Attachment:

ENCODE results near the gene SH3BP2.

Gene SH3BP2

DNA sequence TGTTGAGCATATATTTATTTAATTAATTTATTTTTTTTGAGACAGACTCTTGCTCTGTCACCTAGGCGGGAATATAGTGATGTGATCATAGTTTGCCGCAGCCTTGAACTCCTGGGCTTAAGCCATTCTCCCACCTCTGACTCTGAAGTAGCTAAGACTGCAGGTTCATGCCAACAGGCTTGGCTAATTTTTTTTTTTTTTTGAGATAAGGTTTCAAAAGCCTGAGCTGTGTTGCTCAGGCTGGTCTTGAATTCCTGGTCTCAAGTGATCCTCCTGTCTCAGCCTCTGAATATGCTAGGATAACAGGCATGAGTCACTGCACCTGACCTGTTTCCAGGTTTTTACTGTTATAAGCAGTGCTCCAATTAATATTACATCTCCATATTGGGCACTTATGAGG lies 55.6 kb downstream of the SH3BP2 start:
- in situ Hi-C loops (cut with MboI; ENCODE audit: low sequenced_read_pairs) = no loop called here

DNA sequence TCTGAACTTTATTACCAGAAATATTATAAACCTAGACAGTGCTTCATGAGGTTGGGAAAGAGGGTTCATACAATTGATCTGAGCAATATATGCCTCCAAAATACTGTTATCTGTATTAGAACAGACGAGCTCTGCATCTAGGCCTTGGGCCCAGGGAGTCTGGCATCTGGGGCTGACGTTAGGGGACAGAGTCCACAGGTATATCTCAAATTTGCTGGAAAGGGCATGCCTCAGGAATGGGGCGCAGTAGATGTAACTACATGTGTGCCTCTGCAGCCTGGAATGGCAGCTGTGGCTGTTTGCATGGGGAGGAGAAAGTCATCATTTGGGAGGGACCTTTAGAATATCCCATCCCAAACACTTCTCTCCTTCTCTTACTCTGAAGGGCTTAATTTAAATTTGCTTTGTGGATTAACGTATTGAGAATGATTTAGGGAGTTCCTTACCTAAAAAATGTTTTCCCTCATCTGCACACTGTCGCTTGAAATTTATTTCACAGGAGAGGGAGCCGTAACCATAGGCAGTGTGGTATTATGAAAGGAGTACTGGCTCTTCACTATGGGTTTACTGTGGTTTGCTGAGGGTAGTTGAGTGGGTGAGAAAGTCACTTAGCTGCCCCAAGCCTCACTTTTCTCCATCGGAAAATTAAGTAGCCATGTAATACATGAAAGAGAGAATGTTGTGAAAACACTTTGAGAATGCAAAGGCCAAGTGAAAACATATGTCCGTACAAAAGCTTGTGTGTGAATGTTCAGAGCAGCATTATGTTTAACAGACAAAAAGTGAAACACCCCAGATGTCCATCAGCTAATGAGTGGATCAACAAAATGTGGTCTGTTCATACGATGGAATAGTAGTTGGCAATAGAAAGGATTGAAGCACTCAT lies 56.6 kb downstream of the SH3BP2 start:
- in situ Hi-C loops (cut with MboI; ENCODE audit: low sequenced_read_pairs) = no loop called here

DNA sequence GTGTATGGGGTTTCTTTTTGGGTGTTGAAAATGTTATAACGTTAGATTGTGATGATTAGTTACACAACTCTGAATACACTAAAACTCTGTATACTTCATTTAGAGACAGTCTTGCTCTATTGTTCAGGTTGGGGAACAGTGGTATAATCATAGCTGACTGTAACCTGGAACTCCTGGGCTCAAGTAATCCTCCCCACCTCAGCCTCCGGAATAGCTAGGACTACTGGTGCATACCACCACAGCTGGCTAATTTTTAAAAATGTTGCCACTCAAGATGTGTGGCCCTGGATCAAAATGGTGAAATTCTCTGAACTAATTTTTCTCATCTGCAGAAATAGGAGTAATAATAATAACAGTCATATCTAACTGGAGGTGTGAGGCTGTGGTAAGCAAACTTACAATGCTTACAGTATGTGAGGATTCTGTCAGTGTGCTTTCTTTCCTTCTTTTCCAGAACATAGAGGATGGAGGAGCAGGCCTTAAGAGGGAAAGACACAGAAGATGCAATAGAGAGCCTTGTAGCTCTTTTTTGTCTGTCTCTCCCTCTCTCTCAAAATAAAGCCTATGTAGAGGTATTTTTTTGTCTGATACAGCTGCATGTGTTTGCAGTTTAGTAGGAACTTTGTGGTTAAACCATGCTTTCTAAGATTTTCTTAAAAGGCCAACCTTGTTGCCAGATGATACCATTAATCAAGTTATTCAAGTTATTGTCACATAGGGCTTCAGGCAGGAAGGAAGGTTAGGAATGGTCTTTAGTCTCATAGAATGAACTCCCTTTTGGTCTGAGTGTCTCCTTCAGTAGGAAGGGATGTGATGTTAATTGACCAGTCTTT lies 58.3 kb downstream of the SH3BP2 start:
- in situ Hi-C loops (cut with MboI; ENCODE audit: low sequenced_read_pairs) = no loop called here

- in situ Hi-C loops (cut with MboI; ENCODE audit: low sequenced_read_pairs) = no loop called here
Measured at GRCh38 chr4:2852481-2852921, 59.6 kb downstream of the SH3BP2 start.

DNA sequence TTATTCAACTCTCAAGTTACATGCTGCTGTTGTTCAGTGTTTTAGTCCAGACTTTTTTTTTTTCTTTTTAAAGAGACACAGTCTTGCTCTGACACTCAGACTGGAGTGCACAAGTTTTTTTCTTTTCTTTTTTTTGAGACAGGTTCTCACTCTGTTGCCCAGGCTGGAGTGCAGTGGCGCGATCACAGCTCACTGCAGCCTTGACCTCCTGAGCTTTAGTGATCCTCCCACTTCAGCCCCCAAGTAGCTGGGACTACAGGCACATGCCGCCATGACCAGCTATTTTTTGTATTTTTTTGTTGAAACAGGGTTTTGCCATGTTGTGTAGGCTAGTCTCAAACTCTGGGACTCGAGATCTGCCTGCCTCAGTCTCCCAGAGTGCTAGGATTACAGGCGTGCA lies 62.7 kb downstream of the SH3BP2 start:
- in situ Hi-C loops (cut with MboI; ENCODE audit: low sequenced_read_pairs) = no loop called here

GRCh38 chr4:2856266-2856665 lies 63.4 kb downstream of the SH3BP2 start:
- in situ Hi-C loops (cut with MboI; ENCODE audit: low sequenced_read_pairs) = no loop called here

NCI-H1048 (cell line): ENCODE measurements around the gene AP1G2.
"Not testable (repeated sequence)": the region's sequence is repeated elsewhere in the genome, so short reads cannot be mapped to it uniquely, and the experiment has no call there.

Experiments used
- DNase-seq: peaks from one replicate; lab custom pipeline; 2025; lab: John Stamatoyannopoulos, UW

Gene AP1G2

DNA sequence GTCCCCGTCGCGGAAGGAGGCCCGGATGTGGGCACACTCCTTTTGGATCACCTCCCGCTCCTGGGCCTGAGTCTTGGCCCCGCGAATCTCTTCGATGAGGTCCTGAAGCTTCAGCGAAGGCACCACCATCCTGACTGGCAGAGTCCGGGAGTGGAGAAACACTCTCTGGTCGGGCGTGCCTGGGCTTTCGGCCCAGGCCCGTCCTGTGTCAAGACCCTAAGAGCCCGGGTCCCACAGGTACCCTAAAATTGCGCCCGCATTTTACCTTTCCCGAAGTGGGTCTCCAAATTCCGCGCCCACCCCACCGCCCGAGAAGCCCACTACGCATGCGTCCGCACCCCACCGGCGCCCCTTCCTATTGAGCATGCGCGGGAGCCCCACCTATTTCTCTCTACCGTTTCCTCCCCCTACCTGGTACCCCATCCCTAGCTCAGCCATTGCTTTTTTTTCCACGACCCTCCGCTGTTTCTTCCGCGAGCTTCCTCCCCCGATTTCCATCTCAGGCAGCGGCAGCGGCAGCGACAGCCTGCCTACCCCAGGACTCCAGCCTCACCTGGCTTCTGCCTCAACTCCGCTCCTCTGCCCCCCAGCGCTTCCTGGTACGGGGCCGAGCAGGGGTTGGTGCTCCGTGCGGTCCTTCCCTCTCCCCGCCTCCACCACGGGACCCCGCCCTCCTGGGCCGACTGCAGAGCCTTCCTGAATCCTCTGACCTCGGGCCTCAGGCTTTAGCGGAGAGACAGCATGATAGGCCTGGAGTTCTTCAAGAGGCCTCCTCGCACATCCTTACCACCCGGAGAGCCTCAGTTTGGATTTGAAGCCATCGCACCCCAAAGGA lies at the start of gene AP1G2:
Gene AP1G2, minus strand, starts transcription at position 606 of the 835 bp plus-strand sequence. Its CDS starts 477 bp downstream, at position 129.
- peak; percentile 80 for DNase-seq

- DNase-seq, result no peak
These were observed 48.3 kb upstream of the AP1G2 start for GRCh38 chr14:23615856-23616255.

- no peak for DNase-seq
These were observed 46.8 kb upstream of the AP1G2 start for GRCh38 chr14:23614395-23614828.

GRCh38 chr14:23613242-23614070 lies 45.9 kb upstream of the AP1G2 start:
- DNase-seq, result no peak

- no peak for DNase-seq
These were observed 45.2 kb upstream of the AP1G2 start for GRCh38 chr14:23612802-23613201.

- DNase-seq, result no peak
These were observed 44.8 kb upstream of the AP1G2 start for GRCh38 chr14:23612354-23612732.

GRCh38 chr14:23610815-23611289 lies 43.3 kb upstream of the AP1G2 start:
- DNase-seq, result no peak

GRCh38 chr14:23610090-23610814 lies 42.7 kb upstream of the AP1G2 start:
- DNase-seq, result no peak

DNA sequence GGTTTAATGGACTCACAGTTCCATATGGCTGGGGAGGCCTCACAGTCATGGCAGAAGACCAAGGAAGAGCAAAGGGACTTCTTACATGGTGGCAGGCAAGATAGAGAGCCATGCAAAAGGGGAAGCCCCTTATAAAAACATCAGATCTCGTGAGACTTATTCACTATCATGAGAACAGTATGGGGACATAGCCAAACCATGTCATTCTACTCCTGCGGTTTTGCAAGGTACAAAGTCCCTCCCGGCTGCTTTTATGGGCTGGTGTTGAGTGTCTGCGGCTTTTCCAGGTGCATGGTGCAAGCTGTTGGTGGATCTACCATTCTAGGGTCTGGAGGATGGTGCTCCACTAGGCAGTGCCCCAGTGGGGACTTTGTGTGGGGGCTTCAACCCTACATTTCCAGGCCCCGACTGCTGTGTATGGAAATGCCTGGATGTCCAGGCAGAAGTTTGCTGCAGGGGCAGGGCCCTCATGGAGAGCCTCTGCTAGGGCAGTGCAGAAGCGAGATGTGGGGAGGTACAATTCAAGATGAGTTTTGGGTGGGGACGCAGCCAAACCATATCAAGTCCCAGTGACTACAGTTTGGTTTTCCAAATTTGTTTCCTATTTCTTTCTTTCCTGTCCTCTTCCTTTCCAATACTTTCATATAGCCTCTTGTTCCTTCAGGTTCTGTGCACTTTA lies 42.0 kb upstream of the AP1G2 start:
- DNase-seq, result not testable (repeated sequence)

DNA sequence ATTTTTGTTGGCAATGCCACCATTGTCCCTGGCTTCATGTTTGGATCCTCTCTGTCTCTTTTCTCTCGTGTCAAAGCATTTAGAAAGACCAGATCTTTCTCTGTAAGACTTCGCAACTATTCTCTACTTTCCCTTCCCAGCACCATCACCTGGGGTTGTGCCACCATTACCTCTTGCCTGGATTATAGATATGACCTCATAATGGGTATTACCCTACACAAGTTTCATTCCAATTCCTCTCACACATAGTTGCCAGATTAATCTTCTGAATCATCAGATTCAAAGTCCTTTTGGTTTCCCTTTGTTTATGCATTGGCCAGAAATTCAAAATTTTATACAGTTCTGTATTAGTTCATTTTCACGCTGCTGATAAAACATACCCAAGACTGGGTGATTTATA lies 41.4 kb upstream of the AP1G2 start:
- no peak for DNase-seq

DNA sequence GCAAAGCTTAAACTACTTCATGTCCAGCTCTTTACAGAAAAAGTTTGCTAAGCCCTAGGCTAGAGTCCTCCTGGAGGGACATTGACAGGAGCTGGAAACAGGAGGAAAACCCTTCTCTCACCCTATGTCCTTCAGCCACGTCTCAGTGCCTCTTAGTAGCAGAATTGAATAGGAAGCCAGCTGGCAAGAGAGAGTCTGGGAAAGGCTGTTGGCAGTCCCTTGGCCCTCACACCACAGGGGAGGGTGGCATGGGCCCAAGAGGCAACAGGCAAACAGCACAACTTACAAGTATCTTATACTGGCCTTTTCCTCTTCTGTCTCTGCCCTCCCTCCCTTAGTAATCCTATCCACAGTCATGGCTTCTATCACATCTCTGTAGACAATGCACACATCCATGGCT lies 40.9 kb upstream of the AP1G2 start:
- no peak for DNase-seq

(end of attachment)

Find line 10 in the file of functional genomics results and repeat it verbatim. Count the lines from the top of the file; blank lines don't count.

Measured at GRCh38 chr4:2852481-2852921, 59.6 kb downstream of the SH3BP2 start.